The new range is built into the new cabinetry, so it takes up a smaller footprint. The owners added an IKEA range, which was a more affordable model. By adding the coordinating IKEA cabinetry around the range, the oven has a more high-end style. Built-in appliances feel custom and look more polished.
Charlotte and Brett took charge of the design without an architect. They focused most of their budget for the rental unit on the kitchen remodel, spending $20,000 on the 13'x16' kitchen space. They had to make some big design decisions during the remodel as surprises arose.
First on the list, flooring
When their contractor ripped up the kitchen’s dated linoleum floor, they discovered hardwood flooring. It was a nice surprise, but they already knew the hardwood did not extend throughout the 700-square-foot rental unit. Plywood sub-floor lay underneath the old carpeting in the bedroom and living space. Rather than spend an extra $10,000 to add hardwood to the rest of the rental, they decided to paint the entire floor a light gray— a clever money-saving solution to unify the different flooring. "No one notices the difference, because the flooring is painted the same color and you see the pretty hardwood when you first walk through the door into the kitchen," says Charlotte.
Rather than working with an architect, Brett and Charlotte are happy they made design decisions throughout the remodel process
Dealing with the drop ceiling
The kitchen's drop ceiling had to go. They faced a dilemma: the house lacked insulation, but a new roof had just been added on. The couple had two options for how to insulate the roof: go in through the kitchen ceiling and sacrifice the tin ceiling (which was hidden above the drop ceiling) or blow off the roof, which would basically blow their budget. They picked the economical choice and worked through the kitchen ceiling, sacrificing the tin ceiling. "We gained about two feet of height by taking down the drop ceiling," says Brett.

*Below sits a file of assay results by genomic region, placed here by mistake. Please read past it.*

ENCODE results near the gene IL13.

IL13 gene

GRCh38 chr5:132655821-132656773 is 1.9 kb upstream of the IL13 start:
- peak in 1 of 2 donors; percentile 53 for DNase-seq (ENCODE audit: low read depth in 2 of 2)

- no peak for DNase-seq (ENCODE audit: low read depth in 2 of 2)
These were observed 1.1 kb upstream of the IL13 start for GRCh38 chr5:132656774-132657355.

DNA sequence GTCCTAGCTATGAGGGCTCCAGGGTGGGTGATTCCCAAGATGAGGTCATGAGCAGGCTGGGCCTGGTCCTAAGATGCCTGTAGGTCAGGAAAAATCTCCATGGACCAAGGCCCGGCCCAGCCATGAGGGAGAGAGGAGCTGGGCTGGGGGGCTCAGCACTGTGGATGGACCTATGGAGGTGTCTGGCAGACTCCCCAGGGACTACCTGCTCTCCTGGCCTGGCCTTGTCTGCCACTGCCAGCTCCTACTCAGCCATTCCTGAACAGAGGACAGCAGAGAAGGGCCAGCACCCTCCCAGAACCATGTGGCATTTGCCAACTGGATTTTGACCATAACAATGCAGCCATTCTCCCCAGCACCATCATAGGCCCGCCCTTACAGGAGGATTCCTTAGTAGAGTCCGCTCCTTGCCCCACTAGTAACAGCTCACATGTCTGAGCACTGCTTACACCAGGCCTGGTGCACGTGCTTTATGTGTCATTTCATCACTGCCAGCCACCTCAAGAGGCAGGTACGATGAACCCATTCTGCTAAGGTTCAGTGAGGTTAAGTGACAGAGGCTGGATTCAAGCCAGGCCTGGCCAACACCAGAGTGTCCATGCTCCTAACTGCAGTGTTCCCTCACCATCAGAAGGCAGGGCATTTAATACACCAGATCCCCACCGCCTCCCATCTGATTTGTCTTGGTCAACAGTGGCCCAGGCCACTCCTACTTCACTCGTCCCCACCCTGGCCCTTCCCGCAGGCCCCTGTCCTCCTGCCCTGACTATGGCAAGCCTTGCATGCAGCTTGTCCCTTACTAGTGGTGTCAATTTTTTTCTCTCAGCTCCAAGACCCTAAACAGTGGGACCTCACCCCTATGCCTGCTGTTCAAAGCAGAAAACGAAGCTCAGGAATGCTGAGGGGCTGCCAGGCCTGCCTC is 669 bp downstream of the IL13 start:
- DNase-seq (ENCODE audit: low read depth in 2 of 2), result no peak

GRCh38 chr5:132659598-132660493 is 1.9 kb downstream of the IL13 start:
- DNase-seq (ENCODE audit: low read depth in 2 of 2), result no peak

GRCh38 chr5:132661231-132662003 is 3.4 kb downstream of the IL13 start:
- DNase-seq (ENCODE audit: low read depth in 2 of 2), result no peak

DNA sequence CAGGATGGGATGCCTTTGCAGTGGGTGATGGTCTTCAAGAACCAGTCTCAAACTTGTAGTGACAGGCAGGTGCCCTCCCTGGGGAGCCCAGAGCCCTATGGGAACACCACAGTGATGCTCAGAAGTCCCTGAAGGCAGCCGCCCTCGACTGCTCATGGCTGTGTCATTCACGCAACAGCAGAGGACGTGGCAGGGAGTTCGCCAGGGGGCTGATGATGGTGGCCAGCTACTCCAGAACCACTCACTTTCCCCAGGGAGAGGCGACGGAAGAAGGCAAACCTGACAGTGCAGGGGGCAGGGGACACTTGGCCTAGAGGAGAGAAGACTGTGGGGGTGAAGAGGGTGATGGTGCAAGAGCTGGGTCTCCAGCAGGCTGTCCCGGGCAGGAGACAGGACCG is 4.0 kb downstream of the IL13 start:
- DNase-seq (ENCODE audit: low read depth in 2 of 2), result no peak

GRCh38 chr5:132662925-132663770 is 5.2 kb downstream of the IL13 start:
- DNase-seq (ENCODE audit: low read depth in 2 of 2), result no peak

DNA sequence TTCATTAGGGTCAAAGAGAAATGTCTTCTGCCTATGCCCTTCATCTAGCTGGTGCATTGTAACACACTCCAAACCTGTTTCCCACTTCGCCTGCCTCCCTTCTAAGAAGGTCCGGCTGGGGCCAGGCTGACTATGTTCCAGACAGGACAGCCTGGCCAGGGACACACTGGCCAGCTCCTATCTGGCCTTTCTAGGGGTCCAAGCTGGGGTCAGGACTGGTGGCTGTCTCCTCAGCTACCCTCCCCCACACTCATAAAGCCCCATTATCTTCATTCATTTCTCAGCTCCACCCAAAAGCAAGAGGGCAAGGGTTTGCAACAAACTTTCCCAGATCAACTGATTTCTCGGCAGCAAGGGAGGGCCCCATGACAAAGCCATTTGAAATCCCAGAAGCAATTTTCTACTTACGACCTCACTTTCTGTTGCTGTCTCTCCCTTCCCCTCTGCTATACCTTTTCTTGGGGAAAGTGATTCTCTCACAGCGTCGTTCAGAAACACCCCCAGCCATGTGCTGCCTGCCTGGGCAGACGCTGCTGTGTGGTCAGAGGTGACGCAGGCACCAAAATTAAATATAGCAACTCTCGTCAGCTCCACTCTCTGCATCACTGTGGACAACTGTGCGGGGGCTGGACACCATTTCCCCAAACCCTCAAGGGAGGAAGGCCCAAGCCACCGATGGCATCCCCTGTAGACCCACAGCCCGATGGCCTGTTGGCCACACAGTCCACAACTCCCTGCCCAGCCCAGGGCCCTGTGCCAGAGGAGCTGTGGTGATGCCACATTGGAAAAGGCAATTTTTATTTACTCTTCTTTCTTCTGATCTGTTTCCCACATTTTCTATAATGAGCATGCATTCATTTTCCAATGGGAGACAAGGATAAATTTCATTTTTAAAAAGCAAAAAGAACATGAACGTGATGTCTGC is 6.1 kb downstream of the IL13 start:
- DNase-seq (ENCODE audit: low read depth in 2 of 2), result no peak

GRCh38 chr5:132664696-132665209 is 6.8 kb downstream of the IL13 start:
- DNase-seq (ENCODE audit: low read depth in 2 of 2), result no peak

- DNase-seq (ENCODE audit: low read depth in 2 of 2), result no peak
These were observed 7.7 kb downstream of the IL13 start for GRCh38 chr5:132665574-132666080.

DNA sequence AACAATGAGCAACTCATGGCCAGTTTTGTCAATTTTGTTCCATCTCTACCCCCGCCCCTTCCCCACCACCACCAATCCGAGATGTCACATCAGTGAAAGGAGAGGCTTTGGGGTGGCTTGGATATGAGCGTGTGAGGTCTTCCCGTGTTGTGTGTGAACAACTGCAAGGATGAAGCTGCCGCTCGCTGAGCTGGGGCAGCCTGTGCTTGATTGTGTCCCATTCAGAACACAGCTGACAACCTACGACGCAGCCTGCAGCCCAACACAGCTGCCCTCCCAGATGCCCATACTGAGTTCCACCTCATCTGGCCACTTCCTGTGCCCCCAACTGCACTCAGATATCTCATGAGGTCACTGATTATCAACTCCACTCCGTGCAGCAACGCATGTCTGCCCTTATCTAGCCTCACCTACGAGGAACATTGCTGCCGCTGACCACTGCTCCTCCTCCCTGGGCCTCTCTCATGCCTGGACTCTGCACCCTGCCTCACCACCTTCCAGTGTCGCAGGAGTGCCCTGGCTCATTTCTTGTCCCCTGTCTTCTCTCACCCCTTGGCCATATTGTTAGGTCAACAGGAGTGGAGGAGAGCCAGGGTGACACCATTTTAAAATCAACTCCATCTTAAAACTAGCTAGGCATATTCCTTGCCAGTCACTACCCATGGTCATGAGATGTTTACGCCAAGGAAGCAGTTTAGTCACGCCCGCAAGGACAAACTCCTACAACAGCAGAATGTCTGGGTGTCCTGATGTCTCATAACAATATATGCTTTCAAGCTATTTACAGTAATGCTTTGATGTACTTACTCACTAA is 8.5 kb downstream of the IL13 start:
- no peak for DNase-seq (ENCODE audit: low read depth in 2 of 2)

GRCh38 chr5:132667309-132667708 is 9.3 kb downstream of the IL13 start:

Brightening up the space
The couple wanted to preserve as much of the cabinetry as possible, but the cabinets looked incredibly outdated. So they removed the scallop detailing and replaced the hardware. A fresh coat of white paint instantly updated the wood cabinets and metal hinges. A strip of LED lighting under the cabinets now illuminates the sink and prep space. One light bulb in the ceiling used to be the kitchen's only light source.
The focal point of the kitchen is now the charming exposed brick chimney. How often do you walk in a kitchen and see a beautiful old chimney. The chimney was originally hidden behind plaster. The couple knew the chimney existed from looking at their basement, but they had no idea about its condition. "We knew we were going to expose the chimney, but we thought we were going to paint it white," says Charlotte. The chimney wound up being in better shape than they’d expected. "Our contractor had already painted the cabinets a crisp white," says Charlotte. "We liked the way the rustic chimney looked against the clean white cabinets. Everything else is so white and neat — the kitchen can handle something imperfect with a little character."
The old appliances — a freestanding range and a washing machine — originally sat right in front of the chimney, and projected far into the kitchen space. Charlotte and Brett replaced the old appliances with new, efficient models and added cabinetry in front of the chimney. They moved the laundry out of the kitchen and brought in a dishwasher as an added convenience.
The kitchen now has space for an eat-in table and chairs. For this kitchen remodel, Charlotte and Brett brought in a decorating style that blends modern conveniences with rustic cottage details. They remodeled the kitchen to make it the star of their income property — and they instantly found renters to move in.